VISION 2020: Let’s prove our faith in Downtown by investing in it

My dad is a preacher. A good one. His sermons, whether delivered from the pulpit, at home or as a prelude to my being grounded, taught me a lot about life. And because we went to church whenever the lights were on — and because I’ve been grounded often and for a variety of reasons that seemed like good ideas […]

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Intervening in the charter suit, secretary of state looks for answers

The gist: As it stands, the suit filed in district court last week challenges only the legality of an ordinance passed to correct errors in the new city council district map. In intervening, the secretary of state is looking for more direction than that.

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Get caught up, quickly: Errors in the legal descriptions of the map for the new city council districts — literally, words describing a map, wording that did not appear on the ballot — have thrown the transition to separate councils into turmoil. Elections to seat those new councils are this fall. In a lengthy report, LCG attorneys confidently argued an ordinance can fix the errors. The attorney general and others disagree, saying an election is the only way to make changes. A suit was filed in the 15th Judicial District last week to block the ordinance.

“It wouldn’t answer the questions that we needed to move forward,” Tyler Brey, a spokesman for Secretary of State Kyle Ardoin, tells me of the suit. Because the question before the court is limited to the legality of fixing the discrepancies by ordinance, a ruling may not say much about what to do next. Ardoin is looking to the court for “clarity” on how to solve the problem. “We need a step further to figure out exactly how to proceed,” Brey adds.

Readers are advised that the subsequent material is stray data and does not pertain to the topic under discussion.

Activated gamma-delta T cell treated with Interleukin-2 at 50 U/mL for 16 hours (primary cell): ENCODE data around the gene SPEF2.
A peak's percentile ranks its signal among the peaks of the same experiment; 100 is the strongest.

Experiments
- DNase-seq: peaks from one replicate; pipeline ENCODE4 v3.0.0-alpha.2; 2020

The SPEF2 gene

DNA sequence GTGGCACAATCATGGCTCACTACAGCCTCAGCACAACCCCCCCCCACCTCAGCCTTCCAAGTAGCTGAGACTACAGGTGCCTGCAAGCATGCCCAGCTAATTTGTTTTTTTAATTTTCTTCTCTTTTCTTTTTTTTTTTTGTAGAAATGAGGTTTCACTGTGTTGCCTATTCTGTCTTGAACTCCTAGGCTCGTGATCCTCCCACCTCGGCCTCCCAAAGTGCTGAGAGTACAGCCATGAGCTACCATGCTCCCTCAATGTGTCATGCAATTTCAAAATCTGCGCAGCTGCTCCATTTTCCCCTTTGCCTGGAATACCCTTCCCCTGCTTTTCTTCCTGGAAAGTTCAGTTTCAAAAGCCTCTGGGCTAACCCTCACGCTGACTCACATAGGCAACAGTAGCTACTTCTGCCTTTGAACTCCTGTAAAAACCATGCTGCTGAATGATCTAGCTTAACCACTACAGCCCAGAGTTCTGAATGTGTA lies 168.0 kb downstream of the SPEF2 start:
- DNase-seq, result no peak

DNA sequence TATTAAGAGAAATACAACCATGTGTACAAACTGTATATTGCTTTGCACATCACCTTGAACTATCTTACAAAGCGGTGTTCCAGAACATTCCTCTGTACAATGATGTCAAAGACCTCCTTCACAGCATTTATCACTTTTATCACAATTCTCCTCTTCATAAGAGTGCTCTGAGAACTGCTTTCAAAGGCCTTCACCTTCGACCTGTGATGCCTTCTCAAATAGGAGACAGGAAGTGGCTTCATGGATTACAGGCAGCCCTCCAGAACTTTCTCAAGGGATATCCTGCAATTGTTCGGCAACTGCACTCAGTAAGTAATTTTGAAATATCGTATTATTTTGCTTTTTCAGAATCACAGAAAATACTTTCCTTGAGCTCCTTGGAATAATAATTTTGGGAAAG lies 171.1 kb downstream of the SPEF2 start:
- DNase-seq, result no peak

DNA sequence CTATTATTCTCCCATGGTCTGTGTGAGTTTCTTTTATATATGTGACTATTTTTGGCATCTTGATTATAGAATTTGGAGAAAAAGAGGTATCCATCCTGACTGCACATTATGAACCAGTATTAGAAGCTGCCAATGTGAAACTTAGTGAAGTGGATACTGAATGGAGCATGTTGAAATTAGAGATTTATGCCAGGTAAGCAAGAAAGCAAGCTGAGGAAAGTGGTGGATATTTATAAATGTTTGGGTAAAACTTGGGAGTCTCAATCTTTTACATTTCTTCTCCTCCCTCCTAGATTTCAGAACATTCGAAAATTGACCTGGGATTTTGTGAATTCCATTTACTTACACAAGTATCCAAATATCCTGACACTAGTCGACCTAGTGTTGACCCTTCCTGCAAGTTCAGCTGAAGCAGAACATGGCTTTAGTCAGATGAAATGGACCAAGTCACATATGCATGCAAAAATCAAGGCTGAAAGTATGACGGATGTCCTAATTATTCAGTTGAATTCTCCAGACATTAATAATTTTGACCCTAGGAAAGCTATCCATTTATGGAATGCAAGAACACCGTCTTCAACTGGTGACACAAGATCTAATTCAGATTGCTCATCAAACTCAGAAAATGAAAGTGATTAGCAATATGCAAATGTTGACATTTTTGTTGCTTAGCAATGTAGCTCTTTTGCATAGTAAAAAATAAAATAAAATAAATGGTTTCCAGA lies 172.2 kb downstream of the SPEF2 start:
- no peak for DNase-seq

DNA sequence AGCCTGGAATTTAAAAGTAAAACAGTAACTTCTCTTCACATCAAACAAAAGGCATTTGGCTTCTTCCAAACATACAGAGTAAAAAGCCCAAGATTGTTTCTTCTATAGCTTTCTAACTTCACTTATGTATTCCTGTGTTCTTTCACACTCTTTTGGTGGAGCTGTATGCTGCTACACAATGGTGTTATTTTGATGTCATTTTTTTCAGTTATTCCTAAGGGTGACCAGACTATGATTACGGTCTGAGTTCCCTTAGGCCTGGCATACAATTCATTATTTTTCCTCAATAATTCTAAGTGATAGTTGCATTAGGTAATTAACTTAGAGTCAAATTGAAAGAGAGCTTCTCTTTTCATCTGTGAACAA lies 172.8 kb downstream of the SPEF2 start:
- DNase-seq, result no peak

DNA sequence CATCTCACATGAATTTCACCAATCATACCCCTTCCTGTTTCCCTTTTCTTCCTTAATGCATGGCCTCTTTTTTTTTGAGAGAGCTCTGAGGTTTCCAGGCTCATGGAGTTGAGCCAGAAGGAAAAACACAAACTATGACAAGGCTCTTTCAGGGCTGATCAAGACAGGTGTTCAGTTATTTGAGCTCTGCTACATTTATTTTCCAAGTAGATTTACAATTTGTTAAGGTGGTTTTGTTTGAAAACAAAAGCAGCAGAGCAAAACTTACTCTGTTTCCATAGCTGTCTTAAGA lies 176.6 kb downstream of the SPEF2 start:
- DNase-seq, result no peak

Ardoin doesn’t believe there “needs to be a whole scrapping” of the charter amendment vote. He says only holding another vote to amend the charter can correct the errors, a hardening of his previous deference to local authorities. That position is somewhat different from that of Attorney General Jeff Landry and the party who brought the suit against LCG in the first place, a contractor and council split opponent named Keith Kishbaugh. Both have said the result of the December vote must be thrown out and a new election called to create separate city and parish councils.

Time is starting to get critical,” Brey says. “We’re opening up qualifying in August. [Ardoin’s] position always has been that amending the charter is the best way to fix it.”

The attorney general’s office will represent the secretary of state in the matter, despite the apparent, and somewhat nuanced, difference in their positions. The AG issued a formal opinion that serves as the legal basis for the suit. The attorney general’s office says it will “refrain” from comment.

Ardoin punted the issue to Lafayette officials in February, saying the matter needs to be settled a month before qualifying. Brey insists, however, the more affirmative position represented by Ardoin’s intervention into the suit does not represent a shift in the secretary’s thinking.